The Science Journalist, Emily Conover

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Spotlight on Hidden Physicists

The Science Journalist, Emily Conover


Physics Reporter, Science News

Emily Conover holds an issue of Science News magazine. Photo courtesy of Emily Conover.“When I finally realized—more than a decade later—that I could combine the two interests into one career, I plunged into the field of science journalism.”

When I decided that I didn’t want to pursue a career in physics research, I went back to my roots. I had always enjoyed writing—starting with the detailed stories I wrote as a child. I first fell in love with physics thanks to popular science articles and books, and in high school I got hooked on the subject.

When I finally realized—more than a decade later—that I could combine the two interests into one career, I plunged into the field of science journalism. Now I report on the latest developments in physics research for the magazine Science News.

While earning my PhD in physics at the University of Chicago, I eventually reached a point where research in the lab wasn’t fully satisfying me. I was studying neutrinos, a subject which I found fascinating. But the work I was doing helped answer only one question relevant to one subfield of physics. I was missing the bigger picture. Writing about physics allows me to keep abreast of the latest developments in all fields of physics research.

After completing my PhD and a few science writing internships, I ended up at the magazine Science News, aimed at the general public, particularly that segment of the population that relishes taking a deeper dive into research than can be found in newspapers. Founded in 1921, the magazine is published by the nonprofit Society for Science and the Public. I am the physics reporter on staff, and the other reporters for the magazine each cover different scientific beats.

My days are spent writing, scouring journals and press releases for important scientific developments, reading papers, and calling scientists on the phone to ask them questions about their research. I am lucky to work in a place where my editors respect my judgment and allow me to search out what I think are the most newsworthy topics.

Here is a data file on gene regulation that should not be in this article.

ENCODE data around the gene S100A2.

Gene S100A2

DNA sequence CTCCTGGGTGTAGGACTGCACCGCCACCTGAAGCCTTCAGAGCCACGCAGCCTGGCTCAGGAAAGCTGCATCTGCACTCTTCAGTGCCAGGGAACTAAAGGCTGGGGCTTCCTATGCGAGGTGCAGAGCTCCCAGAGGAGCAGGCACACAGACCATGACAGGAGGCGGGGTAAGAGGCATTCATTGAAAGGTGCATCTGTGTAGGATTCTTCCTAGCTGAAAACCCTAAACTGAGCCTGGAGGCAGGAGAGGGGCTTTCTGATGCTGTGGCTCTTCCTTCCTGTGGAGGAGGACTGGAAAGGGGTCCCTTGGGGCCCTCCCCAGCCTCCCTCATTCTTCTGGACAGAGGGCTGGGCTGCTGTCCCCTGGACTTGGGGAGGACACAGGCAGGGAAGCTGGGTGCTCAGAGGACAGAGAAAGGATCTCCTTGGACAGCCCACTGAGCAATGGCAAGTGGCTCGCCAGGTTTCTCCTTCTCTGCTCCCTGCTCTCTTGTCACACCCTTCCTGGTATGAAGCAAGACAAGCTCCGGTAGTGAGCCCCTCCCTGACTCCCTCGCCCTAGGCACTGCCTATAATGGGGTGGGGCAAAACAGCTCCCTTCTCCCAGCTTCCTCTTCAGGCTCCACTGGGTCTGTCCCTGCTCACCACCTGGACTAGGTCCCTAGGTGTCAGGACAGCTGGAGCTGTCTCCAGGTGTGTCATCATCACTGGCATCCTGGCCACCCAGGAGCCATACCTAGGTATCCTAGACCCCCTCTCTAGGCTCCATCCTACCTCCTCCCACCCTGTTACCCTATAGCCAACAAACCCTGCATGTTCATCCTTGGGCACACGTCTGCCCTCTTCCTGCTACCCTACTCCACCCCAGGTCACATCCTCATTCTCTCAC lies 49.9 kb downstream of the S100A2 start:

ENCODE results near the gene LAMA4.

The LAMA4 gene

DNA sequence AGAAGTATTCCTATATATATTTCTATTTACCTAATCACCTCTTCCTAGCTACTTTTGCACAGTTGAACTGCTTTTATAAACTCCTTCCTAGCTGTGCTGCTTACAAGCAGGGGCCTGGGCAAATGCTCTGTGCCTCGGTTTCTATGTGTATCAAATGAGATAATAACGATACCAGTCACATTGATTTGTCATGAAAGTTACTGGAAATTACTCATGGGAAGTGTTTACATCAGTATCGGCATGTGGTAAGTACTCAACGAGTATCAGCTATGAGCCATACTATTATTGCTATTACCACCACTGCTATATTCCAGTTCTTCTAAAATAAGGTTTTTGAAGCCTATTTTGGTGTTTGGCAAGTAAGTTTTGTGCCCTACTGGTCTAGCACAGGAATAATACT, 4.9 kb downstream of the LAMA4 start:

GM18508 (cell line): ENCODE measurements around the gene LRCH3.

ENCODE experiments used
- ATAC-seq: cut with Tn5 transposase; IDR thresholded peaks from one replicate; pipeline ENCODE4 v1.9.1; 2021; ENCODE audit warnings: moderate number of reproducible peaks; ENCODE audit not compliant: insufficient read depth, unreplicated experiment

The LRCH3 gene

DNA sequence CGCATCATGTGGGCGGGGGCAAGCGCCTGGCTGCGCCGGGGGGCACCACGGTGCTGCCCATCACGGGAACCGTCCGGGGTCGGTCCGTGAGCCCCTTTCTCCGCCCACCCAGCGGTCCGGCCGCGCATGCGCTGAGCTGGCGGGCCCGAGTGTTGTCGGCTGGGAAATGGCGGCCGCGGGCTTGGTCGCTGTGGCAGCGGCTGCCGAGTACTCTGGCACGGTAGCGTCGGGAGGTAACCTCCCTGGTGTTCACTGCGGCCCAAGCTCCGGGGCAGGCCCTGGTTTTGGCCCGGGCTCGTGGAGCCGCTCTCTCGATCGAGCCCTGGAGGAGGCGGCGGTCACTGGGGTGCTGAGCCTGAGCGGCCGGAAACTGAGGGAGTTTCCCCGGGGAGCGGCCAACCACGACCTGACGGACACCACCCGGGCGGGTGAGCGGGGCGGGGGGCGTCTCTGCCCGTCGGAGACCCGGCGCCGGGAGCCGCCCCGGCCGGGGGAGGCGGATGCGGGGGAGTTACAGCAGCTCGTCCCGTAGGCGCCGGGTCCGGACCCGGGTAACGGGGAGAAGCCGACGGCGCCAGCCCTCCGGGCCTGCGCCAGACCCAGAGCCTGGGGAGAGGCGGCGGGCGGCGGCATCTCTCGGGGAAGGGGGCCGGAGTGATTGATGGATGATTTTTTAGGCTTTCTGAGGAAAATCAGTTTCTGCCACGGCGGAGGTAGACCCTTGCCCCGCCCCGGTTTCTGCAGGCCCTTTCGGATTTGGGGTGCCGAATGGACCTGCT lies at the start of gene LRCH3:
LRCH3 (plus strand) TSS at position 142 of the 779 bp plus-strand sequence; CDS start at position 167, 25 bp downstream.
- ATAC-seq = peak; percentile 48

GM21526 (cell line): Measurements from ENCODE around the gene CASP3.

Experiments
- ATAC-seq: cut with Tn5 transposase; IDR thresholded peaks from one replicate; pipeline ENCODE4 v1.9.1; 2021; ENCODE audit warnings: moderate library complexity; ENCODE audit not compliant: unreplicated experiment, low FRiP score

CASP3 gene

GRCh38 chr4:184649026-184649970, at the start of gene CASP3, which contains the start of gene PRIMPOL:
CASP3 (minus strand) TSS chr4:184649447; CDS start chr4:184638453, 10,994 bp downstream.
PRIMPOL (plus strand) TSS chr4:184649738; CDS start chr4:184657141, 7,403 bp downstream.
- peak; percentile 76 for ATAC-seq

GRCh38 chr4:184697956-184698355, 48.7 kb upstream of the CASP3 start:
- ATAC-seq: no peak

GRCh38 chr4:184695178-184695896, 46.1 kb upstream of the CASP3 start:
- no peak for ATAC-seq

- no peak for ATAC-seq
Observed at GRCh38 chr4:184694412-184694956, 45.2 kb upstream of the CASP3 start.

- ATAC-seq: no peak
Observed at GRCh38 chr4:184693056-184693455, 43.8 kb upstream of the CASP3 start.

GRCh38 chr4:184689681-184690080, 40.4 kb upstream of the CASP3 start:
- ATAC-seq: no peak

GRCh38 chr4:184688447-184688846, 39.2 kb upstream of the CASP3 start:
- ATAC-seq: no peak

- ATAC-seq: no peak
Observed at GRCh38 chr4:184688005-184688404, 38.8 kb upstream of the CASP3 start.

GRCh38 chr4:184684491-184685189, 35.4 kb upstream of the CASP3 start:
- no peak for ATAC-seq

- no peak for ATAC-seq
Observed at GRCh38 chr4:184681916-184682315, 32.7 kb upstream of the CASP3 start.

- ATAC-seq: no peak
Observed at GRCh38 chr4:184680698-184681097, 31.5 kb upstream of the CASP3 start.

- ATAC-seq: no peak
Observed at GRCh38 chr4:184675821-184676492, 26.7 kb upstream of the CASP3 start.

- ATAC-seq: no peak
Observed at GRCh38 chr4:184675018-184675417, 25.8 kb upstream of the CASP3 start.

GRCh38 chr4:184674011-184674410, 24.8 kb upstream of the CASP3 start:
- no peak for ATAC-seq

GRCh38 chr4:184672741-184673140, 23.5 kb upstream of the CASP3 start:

For me, one plus to science writing is the rhythm: journalism demands short, regular deadlines. Rather than wrestling with projects that drag out endlessly and never feel quite finished, I complete most articles within a few days, and move on to the next thing. I get a sense of satisfaction each time I publish a story. Especially rewarding is when readers write in to ask questions or tell me they enjoyed learning about the subject.

Despite leaving academia, I still feel that I’m contributing to the process of science. Journalists are independent sources of information—we aren’t beholden to the scientists we interview. If a scientist’s colleagues take a critical view of their research, I won’t shy away from indicating that in the story. I try to lay out the debate so that readers can understand for themselves where scientific understanding lies.

Disentangling legitimate science from hype isn’t an easy task for someone without a scientific background, so I aim to guide my readers through that quagmire. That’s a service that I take pride in every day.

To catch up on your physics news, check out Conover’s Science News page at

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